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Deductibility of Welfare Benefit Plan Contributions (Section 419)

Posted by William Byrnes on March 18, 2011


Company is an accrual basis fiscal year taxpayer.  Company pays severance benefits in its discretion on an ad hoc basis, and vacation benefits pursuant to its established policy.

Historically, Company has paid both severance and vacation pay from its general assets.  Due to a decline in the Market over the past few years, Company has paid significant severance and expects to continue to pay additional severance over the next few years.  Effective Jan 1, 2009 Company established Trust to pay this anticipated severance and vacation pay.  Trust intends to submit an application for recognition of exempt status in 2010.  On 1/1/2009 Company contributed over $1,000,000 to the Trust and deducted that amount on its tax return for 2009.  Company indicates that beginning in 2010, Company will make payments for vacation and severance and will seek reimbursement from the Trust.

Company computed the amount deducted based on the limitation set forth in the Code.

Company has not provided any information documenting any severance claims incurred in 2009 that it expects to pay in 2010.  Company indicates that because the Trust was established “to pay severance that they anticipate they will have to pay over the next few years …”, and because the amount deducted is within the limit set forth in the Code that the deduction is proper.  Read the analysis at AdvisorFYI

 

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Tax Courts Holds Employee Taxable for Value of Life Insurance Owned by Welfare-Benefit Plan

Posted by William Byrnes on February 18, 2011


A recent Tax Court case demonstrates the severe tax consequences for an employee when a welfare-benefit plan ceases to qualify under section 419A of the Tax Code.  Section 419A governs “qualified asset accounts,” which are employer provided welfare-benefits plans that set aside funds for (1) disability benefits, (2) medical benefits, (3) severance benefits, or (4) life insurance benefits. In general, contributions by an employer to a welfare-benefit plan are tax deductible by the employer if they are ordinary and necessary business expenses. In the case, part of the funds contributed to the plan were used to buy life insurance coverage for the principal and other employees, with the rest of the funds constituting excess contributions.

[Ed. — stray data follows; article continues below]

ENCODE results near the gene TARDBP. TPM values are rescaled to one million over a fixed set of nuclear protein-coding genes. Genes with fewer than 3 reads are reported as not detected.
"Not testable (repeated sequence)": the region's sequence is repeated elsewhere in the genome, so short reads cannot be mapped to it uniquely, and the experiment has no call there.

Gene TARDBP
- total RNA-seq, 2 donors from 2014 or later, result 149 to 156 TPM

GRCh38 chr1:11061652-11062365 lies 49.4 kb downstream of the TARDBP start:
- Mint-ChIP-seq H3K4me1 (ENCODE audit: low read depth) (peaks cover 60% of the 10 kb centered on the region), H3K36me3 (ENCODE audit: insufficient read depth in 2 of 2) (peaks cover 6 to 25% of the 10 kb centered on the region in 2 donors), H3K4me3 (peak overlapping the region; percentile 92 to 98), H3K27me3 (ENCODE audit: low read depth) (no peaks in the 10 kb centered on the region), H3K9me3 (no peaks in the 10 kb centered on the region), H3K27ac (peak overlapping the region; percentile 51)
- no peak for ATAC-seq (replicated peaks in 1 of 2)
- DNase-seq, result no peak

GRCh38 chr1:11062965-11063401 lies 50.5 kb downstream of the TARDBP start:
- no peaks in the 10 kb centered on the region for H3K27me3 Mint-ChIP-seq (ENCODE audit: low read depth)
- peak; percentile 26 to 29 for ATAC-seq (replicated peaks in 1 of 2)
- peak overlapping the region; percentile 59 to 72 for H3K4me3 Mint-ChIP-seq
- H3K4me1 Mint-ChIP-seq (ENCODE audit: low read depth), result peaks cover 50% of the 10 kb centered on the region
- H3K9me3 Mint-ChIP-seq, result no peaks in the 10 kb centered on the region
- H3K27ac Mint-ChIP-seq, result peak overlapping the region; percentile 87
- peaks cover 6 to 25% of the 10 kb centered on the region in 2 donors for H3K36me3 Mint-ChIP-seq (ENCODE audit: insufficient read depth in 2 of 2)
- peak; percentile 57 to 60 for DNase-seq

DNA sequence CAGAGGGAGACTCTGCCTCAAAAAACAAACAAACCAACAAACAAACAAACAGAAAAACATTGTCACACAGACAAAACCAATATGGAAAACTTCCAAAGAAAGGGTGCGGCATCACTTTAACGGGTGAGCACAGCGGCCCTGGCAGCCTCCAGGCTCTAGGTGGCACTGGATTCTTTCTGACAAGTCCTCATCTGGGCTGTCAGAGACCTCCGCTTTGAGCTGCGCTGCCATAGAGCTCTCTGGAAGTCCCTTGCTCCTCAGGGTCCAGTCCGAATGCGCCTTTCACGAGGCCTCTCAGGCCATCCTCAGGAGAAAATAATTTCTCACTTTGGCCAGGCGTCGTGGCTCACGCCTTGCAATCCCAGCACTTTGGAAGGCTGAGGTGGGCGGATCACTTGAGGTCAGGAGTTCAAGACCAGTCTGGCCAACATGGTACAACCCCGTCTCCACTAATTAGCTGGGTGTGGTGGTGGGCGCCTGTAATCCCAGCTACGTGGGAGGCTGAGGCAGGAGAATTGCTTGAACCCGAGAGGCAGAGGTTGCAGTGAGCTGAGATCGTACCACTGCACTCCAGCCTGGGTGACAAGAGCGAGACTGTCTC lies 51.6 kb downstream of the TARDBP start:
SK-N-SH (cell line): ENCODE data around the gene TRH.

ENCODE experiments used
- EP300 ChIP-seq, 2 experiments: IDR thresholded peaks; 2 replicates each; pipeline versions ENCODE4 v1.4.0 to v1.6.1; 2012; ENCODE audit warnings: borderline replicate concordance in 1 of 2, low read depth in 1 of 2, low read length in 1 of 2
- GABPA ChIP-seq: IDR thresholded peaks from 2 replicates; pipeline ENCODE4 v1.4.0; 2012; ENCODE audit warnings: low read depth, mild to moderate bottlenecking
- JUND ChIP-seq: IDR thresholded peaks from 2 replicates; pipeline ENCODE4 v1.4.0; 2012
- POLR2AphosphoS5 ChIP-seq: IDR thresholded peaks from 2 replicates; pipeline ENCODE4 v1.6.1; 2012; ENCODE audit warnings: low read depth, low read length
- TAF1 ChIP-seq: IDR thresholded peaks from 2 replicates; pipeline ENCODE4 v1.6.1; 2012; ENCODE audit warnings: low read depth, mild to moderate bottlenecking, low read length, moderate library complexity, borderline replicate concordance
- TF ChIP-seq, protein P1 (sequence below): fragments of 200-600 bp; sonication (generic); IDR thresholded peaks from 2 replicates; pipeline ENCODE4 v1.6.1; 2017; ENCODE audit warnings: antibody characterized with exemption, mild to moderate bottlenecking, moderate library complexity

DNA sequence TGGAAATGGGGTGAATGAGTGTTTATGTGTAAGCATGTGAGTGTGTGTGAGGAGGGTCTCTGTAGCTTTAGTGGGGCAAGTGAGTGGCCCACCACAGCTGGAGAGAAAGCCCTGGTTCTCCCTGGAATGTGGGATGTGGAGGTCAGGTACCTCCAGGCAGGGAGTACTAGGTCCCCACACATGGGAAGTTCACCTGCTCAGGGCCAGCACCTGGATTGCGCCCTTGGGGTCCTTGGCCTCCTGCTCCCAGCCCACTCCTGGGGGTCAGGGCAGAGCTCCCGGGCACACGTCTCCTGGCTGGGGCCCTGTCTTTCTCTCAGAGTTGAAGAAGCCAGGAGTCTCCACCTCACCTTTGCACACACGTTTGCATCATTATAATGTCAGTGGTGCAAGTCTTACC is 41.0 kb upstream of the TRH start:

Read this complete analysis of the impact at AdvisorFX (sign up for a free trial subscription with full access to all of the planning libraries and client presentations if you are not already a subscriber).

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Congress Extends Deduction for State and Local Sales Taxes

Posted by William Byrnes on February 12, 2011


The Tax Relief, Unemployment Insurance Reauthorization, and Job Creation Act of 2010 (Tax Relief Act) extended the income tax deduction for state and local sales taxes through December 31, 2011.  The deduction expired on January 1, 2009, but Congress amended the provision retroactively, which will allow taxpayers to take the deduction on their 2010 taxes.  The deduction, which has been slated to expire a number of times, has been revived by Congress repeatedly since it was introduced but has not yet been made a permanent part of the Code.   Read this complete analysis of the impact at AdvisorFX (sign up for a free trial subscription with full access to all of the planning libraries and client presentations if you are not already a subscriber).

For previous coverage of the Tax Relief Act of 2010 in Advisor’s Journal, see Obama Tax Compromise Provides 100 Percent Bonus Depreciation of Business Assets Through 2011 (CC 11-01), Obama’s Social Security Tax Holiday: Penny Wise and Pound Foolish? (CC 10-119), Does the New Estate Tax Make the Bypass Trust Obsolete? (CC-10-122), & 2010 Estates: To Elect or Not to Elect (CC 10-124).

For in-depth analysis of income tax deductions, see Advisor’s Main Library: B4—Business Income and Deductions.

We invite your questions and comments by posting them or by calling the Panel of Experts.

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Obama Tax Compromise Provides 100 Percent Bonus Depreciation of Business Assets Through 2011

Posted by William Byrnes on January 27, 2011


Although some items purchased by a business can be written off 100% for income tax purposes in the year of purchase, many types of property are not eligible to be deducted fully in the year they are purchased.  The tax deduction for purchase of a piece of depreciable property is spread out over the life of the property.